July 8, 2022
Digital transformation of Australia’s construction sector is gathering pace and those who don’t get on board this runaway train risk missing out on all the benefits that embracing digital has to offer.
We know that up to [i]250,000 new jobs will be created by digitalisation by 2025, and this number is expected to keep growing. Australia had more than 770,000 technology workers in 2019, which was a 6.8 per cent increase on the previous year, so it’s clear that we’re on an upward spiral. [ii]However, most builders still find themselves stuck in the basic stage of digitalisation, and it could be a decade before industry reaches digital maturity.
The push to deliver on-time, on-budget projects and build greater accuracy and trustworthiness has, up until now, been stymied by barriers such as the cost of software and licensing.
But the experts agree that digital preparedness can deliver the following for Australia’s built industry:
· More accurate and trustworthy outcomes
· Reduction in build costs driven by expertise in prediction and subsequent time saving; and,
· An employment boom in higher skill roles
Large construction projects require a much higher level of digital skills than ever before. There is a growing demand from leading construction companies for contractors and employees to be equipped with digital skills.
[iii]Forbes recently stated that digitalised infrastructure is key to the future of the engineering and construction industry, and the $140B critical infrastructure spend in Australia. Digital twins are viewed as a foundation to the digitalised infrastructure vision, in the centralising of all the data involved in a project, allowing all stakeholders to share information and move the project along more swiftly and seamlessly.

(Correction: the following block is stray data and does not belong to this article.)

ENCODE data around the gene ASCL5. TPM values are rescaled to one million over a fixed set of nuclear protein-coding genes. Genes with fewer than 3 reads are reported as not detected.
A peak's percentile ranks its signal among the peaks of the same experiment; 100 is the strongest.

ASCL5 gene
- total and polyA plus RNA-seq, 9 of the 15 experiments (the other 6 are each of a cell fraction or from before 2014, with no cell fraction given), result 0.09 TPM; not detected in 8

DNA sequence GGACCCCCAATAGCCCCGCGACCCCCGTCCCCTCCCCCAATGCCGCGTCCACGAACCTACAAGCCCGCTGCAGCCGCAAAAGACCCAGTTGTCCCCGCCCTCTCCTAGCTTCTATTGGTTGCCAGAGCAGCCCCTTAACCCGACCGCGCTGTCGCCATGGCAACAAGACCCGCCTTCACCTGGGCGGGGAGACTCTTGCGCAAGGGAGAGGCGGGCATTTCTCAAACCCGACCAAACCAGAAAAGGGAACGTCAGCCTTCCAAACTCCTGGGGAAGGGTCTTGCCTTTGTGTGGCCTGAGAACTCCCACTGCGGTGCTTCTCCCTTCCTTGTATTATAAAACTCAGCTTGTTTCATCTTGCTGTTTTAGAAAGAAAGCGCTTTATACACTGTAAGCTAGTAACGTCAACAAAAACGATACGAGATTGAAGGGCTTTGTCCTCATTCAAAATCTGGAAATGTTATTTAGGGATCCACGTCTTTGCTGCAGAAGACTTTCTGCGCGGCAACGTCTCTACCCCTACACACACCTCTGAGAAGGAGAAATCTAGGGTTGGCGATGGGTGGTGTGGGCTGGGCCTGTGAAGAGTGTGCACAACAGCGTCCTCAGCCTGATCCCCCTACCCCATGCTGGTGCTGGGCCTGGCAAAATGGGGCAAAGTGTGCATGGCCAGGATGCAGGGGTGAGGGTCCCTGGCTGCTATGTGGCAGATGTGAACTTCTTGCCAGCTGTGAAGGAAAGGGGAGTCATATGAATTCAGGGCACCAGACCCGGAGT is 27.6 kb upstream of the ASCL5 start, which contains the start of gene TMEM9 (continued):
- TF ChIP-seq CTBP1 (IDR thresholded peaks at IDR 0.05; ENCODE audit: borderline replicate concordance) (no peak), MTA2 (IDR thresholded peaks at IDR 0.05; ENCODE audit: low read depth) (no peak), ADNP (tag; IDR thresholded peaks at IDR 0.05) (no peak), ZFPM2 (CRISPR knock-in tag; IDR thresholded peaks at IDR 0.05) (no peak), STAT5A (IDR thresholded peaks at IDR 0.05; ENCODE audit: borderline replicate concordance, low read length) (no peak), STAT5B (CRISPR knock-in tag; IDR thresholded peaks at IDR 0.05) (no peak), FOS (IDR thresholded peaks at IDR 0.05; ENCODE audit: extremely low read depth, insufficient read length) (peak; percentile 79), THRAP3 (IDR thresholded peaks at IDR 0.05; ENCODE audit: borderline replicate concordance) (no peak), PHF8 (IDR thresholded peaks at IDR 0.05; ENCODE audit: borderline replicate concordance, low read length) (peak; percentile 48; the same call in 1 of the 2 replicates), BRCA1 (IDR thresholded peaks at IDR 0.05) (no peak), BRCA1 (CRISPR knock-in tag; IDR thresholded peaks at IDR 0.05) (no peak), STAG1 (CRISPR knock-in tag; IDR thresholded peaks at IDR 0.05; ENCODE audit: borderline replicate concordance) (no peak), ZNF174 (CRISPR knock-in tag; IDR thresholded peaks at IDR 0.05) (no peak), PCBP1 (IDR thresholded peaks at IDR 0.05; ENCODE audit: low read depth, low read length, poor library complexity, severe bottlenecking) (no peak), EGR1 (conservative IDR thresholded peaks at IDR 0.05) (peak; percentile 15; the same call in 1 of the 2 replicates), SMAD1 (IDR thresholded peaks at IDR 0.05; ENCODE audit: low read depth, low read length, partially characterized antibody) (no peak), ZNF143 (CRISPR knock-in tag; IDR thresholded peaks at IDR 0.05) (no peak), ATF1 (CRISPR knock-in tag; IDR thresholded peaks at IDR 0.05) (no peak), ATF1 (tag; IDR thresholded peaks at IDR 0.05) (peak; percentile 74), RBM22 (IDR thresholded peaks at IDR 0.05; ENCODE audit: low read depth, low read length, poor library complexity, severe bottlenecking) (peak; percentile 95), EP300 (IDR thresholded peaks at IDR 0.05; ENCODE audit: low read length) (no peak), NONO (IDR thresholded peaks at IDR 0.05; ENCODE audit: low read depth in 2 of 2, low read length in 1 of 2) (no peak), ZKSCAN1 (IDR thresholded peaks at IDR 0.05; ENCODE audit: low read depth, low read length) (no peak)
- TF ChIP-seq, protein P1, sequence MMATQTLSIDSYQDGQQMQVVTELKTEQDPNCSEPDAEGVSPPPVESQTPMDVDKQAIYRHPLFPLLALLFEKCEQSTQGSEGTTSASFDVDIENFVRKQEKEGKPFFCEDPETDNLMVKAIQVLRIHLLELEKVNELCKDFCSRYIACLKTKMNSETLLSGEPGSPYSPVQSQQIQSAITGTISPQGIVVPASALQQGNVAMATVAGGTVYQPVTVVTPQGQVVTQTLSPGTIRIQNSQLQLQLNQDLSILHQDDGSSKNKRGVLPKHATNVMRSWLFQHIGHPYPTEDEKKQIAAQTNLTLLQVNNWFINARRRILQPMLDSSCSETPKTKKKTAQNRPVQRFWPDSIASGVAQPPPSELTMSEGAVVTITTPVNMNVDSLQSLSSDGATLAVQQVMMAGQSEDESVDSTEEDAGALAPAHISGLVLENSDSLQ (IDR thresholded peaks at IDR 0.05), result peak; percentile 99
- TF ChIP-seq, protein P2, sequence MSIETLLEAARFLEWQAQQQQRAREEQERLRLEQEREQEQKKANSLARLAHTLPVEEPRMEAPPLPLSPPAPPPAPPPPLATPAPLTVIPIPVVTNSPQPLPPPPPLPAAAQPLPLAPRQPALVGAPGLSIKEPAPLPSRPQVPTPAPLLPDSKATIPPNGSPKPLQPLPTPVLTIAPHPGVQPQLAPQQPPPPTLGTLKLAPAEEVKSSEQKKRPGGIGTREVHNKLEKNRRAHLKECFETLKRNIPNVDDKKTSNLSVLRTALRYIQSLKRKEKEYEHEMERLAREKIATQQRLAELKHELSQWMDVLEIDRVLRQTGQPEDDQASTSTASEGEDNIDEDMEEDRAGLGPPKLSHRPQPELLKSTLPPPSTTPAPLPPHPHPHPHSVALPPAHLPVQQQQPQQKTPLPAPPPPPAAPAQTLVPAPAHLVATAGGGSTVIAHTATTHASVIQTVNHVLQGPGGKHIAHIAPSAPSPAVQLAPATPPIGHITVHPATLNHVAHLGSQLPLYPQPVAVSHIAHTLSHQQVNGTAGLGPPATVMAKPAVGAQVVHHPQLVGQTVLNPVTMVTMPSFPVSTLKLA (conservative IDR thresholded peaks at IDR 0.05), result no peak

Supply Chain has been a huge issue for Australia’s construction industry throughout the pandemic. [iv]A survey of Australian and New Zealand construction companies found that supply chain transformation would provide the biggest productivity opportunity for Australian construction, post the pandemic. Those able to adapt faster and reduce their cost base are more likely to experience greater productivity.
Along with the aim of reducing operating costs, increasing competitiveness and reliability of operations, and income growth, almost half of all organisations surveyed said they were looking to improve contractor relationships and outcomes through digital transformation.
At Veyor, we believe digital solutions such as ours will be essential to creating a more efficient, lower risk environment. Our technology is allowing companies to move away from the whiteboard and use a specifically designed construction app that is simple to rollout, easy to use and is already making a difference on some of Australia’s largest projects such as the SydneyMetro.
Keen to learn more? Reach out to the Veyor team to learn more by emailing email@example.com.